Information Security, Web Application Security

What Can We Learn from the Equifax Breach?

Andrew Peterson

Founder & CEO @signalsciences. O’Reilly author of Cracking Security Misconceptions http://goo.gl/XGEbfR. Formerly @etsy, the clinton foundation, & google.

Time to take notes to avoid the next breach. Photo Credit: The Climate Reality Project on Unsplash

Here we go again. Another massive data breach has exposesd extremely sensitive personal information, leaving millions of consumers feeling helpless to defend themselves. This time it was Equifax’s turn to be victimized, but it won’t be long before another successful attack takes its place in the headlines—unless we learn from this incident, and use that information to better protect ourselves.

Here’s what Equifax has disclosed about the breach so far:

  • Some time in the middle of May, attackers gained access to Equifax files via a web application vulnerability. Equifax discovered the breach on July 29.
  • The compromise potentially impacts approximately 143 million U.S. consumers—a truly vast breach.
  • The information accessed primarily includes names, Social Security numbers, birth dates, addresses, and in some instances, driver’s license numbers. Credit card numbers and other personally identifying information were also compromised for a smaller number of U.S. consumers.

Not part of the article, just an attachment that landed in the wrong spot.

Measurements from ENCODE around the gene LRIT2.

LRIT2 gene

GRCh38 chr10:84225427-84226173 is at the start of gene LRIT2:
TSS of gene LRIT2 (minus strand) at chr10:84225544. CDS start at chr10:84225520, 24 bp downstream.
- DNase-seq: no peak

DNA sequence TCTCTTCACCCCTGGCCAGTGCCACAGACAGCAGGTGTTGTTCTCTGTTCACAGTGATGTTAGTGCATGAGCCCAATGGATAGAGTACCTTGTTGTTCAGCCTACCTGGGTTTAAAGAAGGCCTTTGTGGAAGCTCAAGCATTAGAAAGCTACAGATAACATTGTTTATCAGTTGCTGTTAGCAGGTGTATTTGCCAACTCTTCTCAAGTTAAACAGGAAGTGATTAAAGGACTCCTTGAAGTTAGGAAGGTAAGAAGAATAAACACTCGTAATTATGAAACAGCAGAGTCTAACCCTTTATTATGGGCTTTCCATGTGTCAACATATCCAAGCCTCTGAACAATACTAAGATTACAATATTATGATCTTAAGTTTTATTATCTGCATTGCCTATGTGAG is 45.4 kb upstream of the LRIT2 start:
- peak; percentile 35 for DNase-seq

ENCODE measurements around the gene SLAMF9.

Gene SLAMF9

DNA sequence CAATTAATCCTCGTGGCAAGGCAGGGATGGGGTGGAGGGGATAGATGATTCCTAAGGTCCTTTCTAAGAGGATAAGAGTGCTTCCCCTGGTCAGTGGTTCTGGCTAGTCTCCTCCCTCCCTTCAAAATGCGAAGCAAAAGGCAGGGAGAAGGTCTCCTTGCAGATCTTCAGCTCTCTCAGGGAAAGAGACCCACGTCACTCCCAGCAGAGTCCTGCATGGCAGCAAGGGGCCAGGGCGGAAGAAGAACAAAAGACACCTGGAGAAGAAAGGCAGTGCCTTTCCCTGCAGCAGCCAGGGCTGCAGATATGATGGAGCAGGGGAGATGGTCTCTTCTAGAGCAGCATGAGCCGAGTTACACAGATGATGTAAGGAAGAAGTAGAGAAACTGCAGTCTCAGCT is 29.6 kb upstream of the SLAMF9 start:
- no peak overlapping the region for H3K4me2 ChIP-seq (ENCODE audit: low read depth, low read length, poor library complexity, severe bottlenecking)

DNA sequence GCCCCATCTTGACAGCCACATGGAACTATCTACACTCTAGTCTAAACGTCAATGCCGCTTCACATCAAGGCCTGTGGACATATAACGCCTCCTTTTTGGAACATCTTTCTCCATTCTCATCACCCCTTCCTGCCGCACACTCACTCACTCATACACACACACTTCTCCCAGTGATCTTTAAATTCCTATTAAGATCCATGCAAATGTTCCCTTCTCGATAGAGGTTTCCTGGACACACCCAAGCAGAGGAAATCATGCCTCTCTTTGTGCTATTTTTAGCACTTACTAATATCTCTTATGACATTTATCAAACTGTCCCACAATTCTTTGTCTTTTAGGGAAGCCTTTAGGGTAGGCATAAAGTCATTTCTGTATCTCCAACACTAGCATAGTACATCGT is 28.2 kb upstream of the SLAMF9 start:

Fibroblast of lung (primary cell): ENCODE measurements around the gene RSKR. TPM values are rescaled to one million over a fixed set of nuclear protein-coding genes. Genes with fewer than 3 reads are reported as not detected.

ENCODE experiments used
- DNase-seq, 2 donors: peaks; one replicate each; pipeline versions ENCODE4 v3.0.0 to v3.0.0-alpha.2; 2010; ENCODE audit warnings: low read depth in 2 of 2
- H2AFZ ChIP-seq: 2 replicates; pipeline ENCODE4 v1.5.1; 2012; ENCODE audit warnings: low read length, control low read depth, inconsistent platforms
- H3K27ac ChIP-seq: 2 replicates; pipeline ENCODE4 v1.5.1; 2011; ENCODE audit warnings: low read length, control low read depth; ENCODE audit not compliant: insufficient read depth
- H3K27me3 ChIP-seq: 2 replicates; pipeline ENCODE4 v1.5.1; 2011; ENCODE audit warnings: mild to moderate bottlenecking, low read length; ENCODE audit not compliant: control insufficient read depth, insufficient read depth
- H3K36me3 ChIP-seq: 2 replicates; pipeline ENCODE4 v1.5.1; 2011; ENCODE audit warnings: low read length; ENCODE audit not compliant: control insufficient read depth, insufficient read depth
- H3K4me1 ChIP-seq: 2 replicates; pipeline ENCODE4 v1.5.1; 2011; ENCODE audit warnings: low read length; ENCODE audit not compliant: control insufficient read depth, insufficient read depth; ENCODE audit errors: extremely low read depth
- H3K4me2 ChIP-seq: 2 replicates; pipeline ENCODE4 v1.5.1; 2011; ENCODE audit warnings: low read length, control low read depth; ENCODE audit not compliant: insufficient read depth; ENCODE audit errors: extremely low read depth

Detecting Account Takeovers and Defending Your Users  Organizations are under attack, but today’s attacks aren’t focused on  attacking just servers - today’s attacks focus on attacking your users. Account  takeovers are on the rise, putting critical company data at risk. Free ReportAs one of the most devastating data breaches in history, the Equifax hack will bring new attention to the attack vector through which its data was compromised—and rightly so. Although this was by far the highest-profile attack to exploit a website vulnerability, web application breaches are in fact responsible for more successful breaches than any other type of attack. According to the annual Verizon Data Breach Report, this has been the case for over half a decade—yet most non-security professionals remain unaware of the dangers they pose.

In 2016 alone, successful breaches via flaws in websites and mobile apps accounted for 30% of the nearly 2,000 disclosed data breaches worldwide. It would be reasonable to expect that companies would align their security budgets accordingly—but the average company spends only 3% of its security funds on protecting the websites and mobile apps so frequently targeted by hackers. Instead, the majority of their security budgets remain allocated to tools and services to protect legacy network or hardware systems that pose less risk, and that play a diminishing role in modern IT strategy.

Why the disparity?

Technology practices have been changing quickly over the last 10 years as enterprises embrace new trends such as:

  • Connecting with their customers via web and mobile technologies